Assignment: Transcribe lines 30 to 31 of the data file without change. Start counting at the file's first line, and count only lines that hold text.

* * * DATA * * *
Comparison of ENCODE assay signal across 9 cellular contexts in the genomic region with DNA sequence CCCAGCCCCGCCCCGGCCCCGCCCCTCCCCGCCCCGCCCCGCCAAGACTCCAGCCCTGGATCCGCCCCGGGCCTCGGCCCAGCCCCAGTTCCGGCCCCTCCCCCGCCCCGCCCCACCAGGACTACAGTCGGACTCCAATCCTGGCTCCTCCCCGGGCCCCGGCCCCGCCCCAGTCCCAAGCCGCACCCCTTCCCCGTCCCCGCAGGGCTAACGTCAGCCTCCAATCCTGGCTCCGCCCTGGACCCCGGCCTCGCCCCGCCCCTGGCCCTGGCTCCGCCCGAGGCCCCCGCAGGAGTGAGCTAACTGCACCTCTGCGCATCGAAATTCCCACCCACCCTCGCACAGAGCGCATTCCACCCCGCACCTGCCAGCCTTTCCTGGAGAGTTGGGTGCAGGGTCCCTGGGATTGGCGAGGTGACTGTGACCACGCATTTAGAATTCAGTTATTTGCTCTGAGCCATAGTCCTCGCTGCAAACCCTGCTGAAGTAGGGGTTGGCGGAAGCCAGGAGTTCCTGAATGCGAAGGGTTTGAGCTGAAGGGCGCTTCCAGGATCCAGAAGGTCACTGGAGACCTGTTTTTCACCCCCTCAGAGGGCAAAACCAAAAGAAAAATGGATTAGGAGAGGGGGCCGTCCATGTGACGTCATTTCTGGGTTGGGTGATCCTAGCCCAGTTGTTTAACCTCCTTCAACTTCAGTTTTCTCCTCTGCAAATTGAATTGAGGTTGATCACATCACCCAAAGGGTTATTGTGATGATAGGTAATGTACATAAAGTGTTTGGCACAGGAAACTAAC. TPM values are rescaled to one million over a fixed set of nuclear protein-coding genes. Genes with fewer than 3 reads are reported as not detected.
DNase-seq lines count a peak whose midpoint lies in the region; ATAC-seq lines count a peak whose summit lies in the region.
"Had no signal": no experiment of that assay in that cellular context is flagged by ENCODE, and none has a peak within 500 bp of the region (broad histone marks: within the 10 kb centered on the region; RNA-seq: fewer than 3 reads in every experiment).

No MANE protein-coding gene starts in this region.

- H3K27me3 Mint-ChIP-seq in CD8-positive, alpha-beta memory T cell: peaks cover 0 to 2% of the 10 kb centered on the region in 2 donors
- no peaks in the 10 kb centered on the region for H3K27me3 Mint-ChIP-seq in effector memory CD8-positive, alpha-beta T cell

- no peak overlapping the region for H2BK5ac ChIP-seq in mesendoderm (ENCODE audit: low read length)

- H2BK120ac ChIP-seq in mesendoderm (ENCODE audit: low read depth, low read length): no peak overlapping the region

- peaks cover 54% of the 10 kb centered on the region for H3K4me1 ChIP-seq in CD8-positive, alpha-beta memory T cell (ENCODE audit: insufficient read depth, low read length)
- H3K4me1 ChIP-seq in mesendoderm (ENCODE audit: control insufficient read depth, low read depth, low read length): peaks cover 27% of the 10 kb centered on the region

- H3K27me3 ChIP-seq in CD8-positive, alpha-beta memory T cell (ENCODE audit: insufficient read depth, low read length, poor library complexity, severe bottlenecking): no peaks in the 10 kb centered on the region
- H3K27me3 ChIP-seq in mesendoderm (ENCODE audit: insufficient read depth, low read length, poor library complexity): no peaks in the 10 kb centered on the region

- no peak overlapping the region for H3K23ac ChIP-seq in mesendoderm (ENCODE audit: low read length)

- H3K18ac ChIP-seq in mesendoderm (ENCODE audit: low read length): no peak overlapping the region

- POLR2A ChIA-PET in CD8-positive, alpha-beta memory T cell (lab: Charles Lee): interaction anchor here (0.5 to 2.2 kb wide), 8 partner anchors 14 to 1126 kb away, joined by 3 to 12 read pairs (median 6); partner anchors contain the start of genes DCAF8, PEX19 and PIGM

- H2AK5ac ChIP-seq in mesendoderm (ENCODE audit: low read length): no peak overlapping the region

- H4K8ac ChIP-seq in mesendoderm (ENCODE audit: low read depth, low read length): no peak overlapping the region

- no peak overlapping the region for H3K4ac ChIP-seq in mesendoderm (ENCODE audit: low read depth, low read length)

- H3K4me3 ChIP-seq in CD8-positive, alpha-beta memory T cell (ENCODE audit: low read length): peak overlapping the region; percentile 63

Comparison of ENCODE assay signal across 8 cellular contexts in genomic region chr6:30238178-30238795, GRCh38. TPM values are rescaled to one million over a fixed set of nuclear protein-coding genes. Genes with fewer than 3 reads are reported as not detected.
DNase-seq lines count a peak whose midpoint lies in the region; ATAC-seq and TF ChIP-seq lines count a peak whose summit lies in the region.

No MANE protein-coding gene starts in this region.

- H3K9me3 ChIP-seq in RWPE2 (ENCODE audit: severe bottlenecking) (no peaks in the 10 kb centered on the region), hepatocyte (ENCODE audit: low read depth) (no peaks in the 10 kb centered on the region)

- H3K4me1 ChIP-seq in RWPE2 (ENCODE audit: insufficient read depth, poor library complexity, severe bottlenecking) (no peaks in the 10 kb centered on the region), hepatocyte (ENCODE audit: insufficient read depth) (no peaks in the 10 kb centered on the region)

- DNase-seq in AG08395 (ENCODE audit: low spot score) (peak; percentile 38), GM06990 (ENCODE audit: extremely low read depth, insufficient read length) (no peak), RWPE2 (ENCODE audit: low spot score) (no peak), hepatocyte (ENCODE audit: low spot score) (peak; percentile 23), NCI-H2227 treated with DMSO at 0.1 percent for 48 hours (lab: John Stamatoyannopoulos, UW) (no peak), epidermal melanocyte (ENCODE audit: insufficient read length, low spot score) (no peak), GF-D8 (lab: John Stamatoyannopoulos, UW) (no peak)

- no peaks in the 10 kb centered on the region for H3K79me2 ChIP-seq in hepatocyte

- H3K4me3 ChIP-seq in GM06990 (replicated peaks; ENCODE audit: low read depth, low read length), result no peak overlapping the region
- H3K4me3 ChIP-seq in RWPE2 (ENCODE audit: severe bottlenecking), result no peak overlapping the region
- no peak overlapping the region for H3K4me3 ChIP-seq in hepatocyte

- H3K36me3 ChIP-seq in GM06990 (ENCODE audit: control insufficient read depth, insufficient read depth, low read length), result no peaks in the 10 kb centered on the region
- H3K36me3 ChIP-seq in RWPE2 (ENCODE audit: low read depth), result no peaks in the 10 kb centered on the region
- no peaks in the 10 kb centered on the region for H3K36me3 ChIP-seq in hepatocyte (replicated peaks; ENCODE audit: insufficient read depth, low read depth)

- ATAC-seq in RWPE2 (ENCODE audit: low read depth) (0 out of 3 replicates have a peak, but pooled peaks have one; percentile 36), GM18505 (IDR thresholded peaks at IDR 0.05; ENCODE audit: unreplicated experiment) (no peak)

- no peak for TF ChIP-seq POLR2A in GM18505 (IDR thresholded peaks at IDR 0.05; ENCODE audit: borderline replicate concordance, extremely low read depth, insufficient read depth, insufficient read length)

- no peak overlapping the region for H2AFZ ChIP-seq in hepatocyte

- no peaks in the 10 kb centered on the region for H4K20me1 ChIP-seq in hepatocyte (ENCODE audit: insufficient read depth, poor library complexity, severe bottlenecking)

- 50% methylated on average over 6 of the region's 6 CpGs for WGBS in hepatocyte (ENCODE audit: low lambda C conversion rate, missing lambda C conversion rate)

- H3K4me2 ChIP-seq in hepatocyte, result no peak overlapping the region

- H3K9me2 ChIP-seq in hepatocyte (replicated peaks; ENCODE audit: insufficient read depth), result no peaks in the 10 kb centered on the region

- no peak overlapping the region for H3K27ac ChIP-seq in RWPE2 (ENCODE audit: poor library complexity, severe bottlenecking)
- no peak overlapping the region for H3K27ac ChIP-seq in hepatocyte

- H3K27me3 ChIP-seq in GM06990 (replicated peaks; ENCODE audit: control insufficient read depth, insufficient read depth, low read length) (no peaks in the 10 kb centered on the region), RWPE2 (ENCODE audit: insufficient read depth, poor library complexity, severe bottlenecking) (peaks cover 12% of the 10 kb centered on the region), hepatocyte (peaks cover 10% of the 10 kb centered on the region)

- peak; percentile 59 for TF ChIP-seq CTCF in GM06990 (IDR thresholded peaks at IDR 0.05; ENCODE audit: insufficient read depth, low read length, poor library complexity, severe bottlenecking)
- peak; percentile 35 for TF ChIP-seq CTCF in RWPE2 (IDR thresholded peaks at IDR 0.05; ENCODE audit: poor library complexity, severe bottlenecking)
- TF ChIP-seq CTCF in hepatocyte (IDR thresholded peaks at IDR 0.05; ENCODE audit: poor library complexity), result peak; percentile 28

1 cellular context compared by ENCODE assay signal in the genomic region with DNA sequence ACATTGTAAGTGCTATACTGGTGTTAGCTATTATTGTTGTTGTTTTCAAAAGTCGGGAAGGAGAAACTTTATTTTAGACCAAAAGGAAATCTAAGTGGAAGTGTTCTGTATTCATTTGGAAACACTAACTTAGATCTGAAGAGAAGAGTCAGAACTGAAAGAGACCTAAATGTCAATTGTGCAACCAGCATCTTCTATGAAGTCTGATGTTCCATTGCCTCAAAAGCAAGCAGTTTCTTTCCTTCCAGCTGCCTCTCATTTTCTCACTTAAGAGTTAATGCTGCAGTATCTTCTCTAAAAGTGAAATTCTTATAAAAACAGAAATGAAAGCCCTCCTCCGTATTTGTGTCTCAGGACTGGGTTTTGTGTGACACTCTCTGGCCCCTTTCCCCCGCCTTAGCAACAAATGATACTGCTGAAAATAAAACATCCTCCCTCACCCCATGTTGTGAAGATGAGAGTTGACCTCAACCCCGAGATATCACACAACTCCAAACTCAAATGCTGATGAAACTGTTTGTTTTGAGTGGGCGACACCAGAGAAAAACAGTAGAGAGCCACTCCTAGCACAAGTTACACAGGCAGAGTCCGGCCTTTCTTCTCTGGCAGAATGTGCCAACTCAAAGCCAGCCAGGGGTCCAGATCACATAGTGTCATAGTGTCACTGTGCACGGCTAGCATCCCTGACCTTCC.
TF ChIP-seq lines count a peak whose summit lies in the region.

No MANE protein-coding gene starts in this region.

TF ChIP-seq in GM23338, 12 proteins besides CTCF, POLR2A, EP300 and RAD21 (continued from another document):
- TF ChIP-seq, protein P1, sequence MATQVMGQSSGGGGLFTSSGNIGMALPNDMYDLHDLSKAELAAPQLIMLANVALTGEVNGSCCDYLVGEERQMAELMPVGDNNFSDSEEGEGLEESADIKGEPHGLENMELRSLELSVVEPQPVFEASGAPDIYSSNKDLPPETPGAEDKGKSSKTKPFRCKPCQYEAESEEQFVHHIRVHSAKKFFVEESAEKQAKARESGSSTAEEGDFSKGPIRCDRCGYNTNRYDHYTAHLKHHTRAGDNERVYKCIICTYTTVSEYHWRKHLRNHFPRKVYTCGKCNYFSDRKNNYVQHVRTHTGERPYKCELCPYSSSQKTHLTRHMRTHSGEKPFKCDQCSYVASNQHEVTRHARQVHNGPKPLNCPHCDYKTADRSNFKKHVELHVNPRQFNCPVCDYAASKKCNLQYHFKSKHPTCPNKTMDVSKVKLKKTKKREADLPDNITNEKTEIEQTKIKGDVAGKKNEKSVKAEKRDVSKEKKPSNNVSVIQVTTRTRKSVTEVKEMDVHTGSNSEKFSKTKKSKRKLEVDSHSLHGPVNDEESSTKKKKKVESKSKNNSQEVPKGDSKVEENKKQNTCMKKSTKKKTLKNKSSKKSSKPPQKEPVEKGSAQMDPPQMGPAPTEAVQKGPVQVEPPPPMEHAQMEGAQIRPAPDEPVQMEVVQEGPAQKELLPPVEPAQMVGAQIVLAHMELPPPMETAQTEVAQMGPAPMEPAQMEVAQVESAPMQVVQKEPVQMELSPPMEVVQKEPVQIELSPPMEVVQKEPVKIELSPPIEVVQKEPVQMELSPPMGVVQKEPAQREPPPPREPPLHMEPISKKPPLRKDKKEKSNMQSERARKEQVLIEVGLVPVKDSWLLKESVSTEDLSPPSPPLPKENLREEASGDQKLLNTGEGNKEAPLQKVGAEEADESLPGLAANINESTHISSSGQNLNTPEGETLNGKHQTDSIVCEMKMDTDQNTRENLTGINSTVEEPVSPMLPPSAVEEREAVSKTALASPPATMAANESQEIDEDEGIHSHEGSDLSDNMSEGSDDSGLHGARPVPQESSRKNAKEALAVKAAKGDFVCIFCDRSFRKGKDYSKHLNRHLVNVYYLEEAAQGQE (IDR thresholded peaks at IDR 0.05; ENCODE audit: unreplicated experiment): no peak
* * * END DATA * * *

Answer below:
- H3K36me3 ChIP-seq in GM06990 (ENCODE audit: control insufficient read depth, insufficient read depth, low read length), result no peaks in the 10 kb centered on the region
- H3K36me3 ChIP-seq in RWPE2 (ENCODE audit: low read depth), result no peaks in the 10 kb centered on the region